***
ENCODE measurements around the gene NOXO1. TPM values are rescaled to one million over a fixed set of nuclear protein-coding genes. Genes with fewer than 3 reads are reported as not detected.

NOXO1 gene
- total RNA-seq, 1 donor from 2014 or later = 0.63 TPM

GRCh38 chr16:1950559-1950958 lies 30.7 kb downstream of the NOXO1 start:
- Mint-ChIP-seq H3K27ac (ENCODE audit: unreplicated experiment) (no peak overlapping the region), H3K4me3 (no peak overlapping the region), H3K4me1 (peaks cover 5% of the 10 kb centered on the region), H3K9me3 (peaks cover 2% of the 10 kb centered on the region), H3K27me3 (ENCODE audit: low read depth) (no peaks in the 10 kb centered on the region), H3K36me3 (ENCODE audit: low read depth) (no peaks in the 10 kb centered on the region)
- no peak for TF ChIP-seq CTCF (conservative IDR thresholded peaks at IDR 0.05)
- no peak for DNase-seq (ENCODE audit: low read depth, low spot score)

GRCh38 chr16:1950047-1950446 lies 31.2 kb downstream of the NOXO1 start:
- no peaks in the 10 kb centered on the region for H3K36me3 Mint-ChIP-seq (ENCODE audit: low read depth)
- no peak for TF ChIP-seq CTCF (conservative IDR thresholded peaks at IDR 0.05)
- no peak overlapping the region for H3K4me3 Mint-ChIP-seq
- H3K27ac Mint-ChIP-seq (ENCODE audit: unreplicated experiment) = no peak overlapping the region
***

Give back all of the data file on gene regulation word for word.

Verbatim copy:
ENCODE measurements around the gene NOXO1. TPM values are rescaled to one million over a fixed set of nuclear protein-coding genes. Genes with fewer than 3 reads are reported as not detected.

NOXO1 gene
- total RNA-seq, 1 donor from 2014 or later = 0.63 TPM

GRCh38 chr16:1950559-1950958 lies 30.7 kb downstream of the NOXO1 start:
- Mint-ChIP-seq H3K27ac (ENCODE audit: unreplicated experiment) (no peak overlapping the region), H3K4me3 (no peak overlapping the region), H3K4me1 (peaks cover 5% of the 10 kb centered on the region), H3K9me3 (peaks cover 2% of the 10 kb centered on the region), H3K27me3 (ENCODE audit: low read depth) (no peaks in the 10 kb centered on the region), H3K36me3 (ENCODE audit: low read depth) (no peaks in the 10 kb centered on the region)
- no peak for TF ChIP-seq CTCF (conservative IDR thresholded peaks at IDR 0.05)
- no peak for DNase-seq (ENCODE audit: low read depth, low spot score)

GRCh38 chr16:1950047-1950446 lies 31.2 kb downstream of the NOXO1 start:
- no peaks in the 10 kb centered on the region for H3K36me3 Mint-ChIP-seq (ENCODE audit: low read depth)
- no peak for TF ChIP-seq CTCF (conservative IDR thresholded peaks at IDR 0.05)
- no peak overlapping the region for H3K4me3 Mint-ChIP-seq
- H3K27ac Mint-ChIP-seq (ENCODE audit: unreplicated experiment) = no peak overlapping the region